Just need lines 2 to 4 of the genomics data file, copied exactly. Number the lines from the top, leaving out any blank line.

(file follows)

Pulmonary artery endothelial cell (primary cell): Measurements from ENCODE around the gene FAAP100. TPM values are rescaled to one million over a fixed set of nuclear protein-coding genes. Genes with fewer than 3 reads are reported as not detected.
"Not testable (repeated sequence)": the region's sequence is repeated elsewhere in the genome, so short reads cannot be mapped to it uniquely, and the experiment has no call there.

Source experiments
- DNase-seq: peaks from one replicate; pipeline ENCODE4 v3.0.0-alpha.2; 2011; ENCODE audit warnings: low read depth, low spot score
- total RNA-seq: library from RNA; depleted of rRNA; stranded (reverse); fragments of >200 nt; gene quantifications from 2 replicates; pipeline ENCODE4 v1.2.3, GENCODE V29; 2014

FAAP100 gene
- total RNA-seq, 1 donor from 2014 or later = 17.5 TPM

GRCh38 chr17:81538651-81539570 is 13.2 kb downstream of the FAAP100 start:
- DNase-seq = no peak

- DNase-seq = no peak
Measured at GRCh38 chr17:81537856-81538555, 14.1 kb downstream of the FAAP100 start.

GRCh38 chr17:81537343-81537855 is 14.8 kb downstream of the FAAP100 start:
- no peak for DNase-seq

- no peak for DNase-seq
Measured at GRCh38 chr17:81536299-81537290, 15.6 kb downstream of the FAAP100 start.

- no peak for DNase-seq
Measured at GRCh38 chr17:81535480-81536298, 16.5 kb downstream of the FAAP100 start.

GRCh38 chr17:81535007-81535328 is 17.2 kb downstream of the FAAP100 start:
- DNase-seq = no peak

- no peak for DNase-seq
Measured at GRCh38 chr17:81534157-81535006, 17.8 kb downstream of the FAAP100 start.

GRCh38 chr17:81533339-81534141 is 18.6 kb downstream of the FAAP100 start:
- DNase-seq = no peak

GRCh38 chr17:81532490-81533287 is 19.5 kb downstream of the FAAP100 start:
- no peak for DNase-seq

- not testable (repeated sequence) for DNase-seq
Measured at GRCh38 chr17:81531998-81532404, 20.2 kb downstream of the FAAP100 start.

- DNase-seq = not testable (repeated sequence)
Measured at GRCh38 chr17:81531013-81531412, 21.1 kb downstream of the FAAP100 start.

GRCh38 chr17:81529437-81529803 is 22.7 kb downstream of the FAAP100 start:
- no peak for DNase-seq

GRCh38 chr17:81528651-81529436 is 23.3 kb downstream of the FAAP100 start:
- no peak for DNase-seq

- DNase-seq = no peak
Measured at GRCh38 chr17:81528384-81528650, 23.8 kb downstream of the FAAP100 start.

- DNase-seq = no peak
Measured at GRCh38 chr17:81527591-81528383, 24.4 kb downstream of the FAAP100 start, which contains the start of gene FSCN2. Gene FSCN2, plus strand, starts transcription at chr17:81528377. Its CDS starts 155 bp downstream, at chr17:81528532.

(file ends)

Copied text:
"Not testable (repeated sequence)": the region's sequence is repeated elsewhere in the genome, so short reads cannot be mapped to it uniquely, and the experiment has no call there.

Source experiments
- DNase-seq: peaks from one replicate; pipeline ENCODE4 v3.0.0-alpha.2; 2011; ENCODE audit warnings: low read depth, low spot score